For the last couple of years, the end-of-the-year posts about the best books and the reading year in review have been one of my favorite things about blogging. I've seen some wonderful lists in the last week, which have added to my TBR lists and reminded me of books I already own (too many still unread). Such an amazingly rich variety of books and blogs and readers!
Of course I can't resist adding my own. So here is my list of favorite books for the year, in the order in which I read them:
The Count of Monte Cristo, Alexandre Dumas. Dumas' masterpiece, the story of Edmund Dantès' escape from the notorious Chateau d'Ilf, to claim a fortune and seek retribution from those who imprisoned him unjustly and stole more than his freedom.
Tooth and Claw, Jo Walton. A story of dragons, in a setting that evokes Anthony Trollope's novels - who could ask for anything better? I've enjoyed Jo Walton's "Small Change" series, but this is far & away my favorite of her books.
Miss Cayley's Adventures, Grant Allen. A recent graduate of Girton, but with no money and no prospects, Lois Cayley decides on a whim to travel around the world. She shows great skill and determination in making her way, with each successful adventure funding the next. A charming and surprising novel from 1899.
Hot Water, P.G. Wodehouse. I still think this 1932 story, set mainly in a seaside town in Brittany, is the quintessential Wodehouse - without a doubt one of his best.
Life After Life, Kate Atkinson. I am not surprised that this book has shown up on so many people's lists. It's an amazing book, a chronicle of a series of lives - of a single person - that take many different courses, all of which end in death and then a return to the moment of birth, setting in train another life. Hard to describe, impossible to put down.
An Open Book, Monica Dickens. This was the year I discovered her books, thanks to blog reviews. My favorite so far is her autobiography, which has at its heart her loving, eccentric family and their home in Bayswater.
The Clever Woman, Charlotte M. Yonge. This novel addresses the issue of "surplus women" in Victorian society, and while presenting traditional ideas about woman's place, it is surprisingly progressive in other ways, particularly in the inclusion of characters with physical disabilities.
Eighty Days, Matthew Goodman. Bucking traditional ideas about women's place, not to mention their capabilities, two women set out in 1889, in a race to be the first to circumnavigate the globe. Goodman's book is not just an account of their different travels, but also a social history of the America they left, and an overview of the world they rushed through. It inspired me to read Jules Verne's Around the World in Eighty Days, and I'm also looking forward to reading the books the travelers themselves published after their race ended.
The Three Miss Kings, Ada Cambridge. Three sisters in 1880, orphaned at their father's death, use their scant inheritance to travel from their small seaside town to Melbourne. There they meet a fairy godmother who brings them into society, and each finds love. I have more of Ada Cambridge's many books lined up for 2014.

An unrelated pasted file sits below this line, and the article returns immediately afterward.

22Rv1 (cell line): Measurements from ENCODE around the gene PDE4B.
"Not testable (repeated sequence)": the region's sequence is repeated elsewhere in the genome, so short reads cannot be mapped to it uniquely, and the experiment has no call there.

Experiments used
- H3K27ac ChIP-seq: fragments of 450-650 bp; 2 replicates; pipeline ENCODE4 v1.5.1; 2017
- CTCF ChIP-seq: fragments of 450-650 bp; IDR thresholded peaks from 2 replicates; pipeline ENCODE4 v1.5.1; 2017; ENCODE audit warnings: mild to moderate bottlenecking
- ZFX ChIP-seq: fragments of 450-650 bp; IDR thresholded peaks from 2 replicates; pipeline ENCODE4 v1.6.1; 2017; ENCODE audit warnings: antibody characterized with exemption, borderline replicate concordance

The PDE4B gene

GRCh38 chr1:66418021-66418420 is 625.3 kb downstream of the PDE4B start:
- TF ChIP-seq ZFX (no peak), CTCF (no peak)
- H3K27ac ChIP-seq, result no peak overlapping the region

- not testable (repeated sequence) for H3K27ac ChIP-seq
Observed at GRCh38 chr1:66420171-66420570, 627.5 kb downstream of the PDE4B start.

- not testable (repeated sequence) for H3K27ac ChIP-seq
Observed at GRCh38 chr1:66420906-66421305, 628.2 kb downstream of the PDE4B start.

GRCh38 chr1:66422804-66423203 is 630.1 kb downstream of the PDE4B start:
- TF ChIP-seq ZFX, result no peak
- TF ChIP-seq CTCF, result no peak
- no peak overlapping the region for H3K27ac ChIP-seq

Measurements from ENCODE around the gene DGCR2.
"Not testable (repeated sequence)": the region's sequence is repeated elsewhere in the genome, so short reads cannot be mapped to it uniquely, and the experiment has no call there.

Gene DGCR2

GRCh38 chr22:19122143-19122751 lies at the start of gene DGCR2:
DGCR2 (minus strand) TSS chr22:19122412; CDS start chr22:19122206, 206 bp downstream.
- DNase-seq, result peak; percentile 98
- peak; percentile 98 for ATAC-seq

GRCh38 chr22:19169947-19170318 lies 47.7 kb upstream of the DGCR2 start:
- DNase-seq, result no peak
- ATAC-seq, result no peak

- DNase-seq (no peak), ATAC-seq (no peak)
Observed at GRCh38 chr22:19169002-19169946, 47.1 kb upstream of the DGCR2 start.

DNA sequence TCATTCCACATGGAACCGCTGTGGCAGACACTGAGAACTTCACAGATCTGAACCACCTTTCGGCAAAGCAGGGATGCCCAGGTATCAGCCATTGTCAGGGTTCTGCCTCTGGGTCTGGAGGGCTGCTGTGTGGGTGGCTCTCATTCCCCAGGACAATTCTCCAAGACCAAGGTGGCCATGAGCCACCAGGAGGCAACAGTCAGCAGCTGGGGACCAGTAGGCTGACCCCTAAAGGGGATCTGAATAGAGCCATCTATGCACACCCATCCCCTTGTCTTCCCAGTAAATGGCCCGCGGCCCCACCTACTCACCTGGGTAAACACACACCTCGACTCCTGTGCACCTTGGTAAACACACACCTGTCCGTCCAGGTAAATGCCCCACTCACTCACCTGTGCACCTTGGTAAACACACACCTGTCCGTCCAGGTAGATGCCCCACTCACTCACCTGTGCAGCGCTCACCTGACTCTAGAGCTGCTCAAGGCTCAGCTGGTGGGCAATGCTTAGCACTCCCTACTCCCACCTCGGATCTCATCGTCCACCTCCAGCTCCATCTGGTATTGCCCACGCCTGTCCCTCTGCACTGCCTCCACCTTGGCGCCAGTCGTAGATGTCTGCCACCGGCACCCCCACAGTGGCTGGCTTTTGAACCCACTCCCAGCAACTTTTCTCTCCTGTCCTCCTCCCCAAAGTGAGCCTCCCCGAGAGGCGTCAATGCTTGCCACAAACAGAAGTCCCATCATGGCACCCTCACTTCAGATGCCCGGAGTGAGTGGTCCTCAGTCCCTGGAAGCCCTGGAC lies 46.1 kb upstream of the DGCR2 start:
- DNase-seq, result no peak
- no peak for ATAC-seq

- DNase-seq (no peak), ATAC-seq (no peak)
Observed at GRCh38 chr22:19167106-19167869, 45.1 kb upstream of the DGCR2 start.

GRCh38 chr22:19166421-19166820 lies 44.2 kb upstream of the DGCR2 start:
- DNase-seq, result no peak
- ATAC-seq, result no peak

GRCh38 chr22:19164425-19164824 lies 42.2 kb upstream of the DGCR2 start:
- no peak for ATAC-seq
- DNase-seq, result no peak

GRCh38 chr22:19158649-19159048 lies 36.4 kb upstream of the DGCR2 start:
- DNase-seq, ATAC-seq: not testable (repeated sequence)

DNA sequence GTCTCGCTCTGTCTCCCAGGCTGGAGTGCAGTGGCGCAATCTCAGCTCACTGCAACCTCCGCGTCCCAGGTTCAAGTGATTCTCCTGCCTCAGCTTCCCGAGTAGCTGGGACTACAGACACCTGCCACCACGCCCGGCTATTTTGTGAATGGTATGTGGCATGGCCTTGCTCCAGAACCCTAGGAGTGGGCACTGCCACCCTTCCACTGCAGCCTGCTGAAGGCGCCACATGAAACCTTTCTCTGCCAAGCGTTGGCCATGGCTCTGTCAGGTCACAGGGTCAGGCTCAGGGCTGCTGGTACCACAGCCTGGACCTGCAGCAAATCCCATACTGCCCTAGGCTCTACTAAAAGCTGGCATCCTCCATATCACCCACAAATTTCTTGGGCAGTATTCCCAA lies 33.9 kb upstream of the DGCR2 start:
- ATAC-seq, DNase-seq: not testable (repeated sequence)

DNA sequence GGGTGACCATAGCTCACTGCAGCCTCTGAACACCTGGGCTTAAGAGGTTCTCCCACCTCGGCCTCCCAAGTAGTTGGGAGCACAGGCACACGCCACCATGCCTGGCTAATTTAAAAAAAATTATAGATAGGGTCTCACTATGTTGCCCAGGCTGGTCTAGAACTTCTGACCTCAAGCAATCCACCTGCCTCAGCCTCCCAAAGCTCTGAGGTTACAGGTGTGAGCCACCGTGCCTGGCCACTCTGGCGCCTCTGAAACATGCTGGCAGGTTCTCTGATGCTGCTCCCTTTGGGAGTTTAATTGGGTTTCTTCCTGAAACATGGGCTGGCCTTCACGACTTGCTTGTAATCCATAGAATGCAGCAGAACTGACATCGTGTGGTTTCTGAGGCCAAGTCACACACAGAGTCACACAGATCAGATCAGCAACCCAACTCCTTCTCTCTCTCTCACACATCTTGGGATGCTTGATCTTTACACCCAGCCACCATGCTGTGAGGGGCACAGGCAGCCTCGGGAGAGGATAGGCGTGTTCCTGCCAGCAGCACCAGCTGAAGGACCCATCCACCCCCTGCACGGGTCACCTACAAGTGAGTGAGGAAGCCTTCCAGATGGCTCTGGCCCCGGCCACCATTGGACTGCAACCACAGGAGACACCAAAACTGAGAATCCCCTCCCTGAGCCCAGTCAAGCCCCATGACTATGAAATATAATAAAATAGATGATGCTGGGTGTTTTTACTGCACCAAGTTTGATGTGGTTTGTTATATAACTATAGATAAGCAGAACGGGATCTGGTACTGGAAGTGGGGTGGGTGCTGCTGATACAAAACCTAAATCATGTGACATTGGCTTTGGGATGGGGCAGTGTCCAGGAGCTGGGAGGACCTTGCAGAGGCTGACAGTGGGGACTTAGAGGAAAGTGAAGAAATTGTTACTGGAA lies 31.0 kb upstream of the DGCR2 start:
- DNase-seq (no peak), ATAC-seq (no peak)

Lucy Carmichael, Margaret Kennedy. A young woman left at the altar finds work and solace for her heart-break at an eccentric art institute. There is a loving friendship at the heart of this story, and a happy romance at the end. I also have more of Kennedy's books lined up for the new year.
Raw Material, Dorothy Canfield (Fisher). A series of vignettes, an interesting and entertaining mixture, from her own life and those of friends and family, set mainly in Vermont and France. Canfield Fisher wanted to give her readers "a score of instances out of human life, which have long served me as
pegs on which to hang the meditations of many different moods."
Book of Ages, Jill Lepore. This biography of Jane Franklin Mecom, the sister of the great Benjamin, is also a social history of colonial and revolutionary America, particularly the place and roles of women. And it's an exploration of how fragmentary the historical record - the archives - can be for women, children, people of color, the poor, the uneducated, the marginalized, whose stories are all too easily lost to history.
The Vicar of Bullhampton, Anthony Trollope. In this under-appreciated novel, Trollope takes on the question of "fallen" women, in a typically complicated plot that also involves a murder trial, a clash over a new Methodist chapel, and a woman who doesn't want to marry the man everyone else keeps telling her she should.
Right now I am reading (for approximately the 43rd time) Jane Austen's Emma, which I probably won't finish this year (Frank Churchill has just oozed into Highbury), but I am going to include it as one of my favorite books, not just of 2013 but of all time.
This has been a rich year of reading, and of sharing books here and on the excellent blogs listed over on the right. I wish you a Happy New Year - one filled with wonderful books and friends to share them with.